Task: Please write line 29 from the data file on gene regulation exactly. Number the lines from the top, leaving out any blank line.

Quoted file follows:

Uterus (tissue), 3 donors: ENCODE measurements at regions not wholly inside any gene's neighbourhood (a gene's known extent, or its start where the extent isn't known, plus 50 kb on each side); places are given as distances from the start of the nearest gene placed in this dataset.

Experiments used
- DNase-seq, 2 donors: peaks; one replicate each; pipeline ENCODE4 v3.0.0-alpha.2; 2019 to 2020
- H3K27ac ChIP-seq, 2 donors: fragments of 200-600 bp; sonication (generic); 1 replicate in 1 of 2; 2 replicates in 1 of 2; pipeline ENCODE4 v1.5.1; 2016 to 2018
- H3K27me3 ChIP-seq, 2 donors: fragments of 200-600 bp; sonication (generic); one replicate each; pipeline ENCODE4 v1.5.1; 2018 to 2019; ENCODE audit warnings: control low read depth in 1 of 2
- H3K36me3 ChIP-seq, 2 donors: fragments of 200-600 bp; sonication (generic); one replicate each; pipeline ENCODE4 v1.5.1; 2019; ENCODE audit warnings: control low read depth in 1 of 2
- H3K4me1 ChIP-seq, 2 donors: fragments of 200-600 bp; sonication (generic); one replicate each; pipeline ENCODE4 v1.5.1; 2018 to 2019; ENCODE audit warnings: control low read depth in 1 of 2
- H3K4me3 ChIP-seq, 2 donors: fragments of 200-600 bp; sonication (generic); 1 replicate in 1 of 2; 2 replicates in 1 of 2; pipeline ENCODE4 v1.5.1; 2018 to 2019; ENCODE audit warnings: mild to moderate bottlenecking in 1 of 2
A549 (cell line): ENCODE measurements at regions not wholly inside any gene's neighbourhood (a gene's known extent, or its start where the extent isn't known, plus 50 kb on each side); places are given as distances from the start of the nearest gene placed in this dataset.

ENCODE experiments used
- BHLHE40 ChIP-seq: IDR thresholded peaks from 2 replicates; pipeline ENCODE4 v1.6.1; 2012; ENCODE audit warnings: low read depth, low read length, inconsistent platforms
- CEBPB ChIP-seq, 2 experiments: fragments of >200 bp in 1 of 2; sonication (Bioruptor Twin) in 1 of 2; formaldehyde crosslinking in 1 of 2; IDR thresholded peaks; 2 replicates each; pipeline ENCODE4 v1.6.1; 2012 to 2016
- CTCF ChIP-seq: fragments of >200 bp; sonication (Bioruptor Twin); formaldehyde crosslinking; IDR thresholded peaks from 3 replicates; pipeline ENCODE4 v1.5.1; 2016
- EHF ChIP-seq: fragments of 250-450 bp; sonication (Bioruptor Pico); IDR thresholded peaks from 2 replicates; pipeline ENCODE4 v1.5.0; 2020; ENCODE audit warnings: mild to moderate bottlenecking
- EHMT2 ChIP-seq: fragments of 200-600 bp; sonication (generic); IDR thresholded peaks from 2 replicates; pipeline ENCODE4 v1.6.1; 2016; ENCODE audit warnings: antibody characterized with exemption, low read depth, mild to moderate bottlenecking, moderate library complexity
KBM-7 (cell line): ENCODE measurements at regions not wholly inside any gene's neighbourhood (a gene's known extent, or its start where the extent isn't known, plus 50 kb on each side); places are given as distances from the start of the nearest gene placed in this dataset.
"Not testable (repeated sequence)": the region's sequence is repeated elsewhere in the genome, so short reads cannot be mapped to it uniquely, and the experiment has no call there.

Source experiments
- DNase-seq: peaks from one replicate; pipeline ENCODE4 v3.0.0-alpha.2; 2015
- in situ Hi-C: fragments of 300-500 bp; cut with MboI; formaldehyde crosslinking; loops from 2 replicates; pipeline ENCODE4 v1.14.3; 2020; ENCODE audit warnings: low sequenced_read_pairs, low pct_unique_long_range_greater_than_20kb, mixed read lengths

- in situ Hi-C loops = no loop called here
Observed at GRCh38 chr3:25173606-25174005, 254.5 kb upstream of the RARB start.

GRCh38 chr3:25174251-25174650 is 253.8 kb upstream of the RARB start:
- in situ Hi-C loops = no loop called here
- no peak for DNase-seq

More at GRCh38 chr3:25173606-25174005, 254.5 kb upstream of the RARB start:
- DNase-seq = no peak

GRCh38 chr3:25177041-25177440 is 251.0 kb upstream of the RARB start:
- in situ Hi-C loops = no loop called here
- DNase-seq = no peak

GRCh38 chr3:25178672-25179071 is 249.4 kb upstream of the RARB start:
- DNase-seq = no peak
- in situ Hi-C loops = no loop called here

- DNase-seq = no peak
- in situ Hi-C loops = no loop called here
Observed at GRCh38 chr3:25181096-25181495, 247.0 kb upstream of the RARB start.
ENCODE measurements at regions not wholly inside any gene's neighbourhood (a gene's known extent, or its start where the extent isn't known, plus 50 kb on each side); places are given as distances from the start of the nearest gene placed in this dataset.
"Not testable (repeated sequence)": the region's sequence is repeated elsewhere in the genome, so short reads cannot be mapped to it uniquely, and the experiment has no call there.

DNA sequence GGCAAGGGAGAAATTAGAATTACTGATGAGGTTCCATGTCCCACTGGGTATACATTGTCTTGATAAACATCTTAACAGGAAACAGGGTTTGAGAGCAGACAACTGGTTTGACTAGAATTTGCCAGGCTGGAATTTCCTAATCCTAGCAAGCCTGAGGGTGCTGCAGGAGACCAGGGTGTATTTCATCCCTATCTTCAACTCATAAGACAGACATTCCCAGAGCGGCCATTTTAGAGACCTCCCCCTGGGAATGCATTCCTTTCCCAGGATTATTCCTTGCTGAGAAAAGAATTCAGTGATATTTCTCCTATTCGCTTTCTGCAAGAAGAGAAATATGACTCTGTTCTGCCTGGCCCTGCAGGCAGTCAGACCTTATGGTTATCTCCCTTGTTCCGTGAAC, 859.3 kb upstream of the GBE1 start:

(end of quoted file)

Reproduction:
- in situ Hi-C loops = no loop called here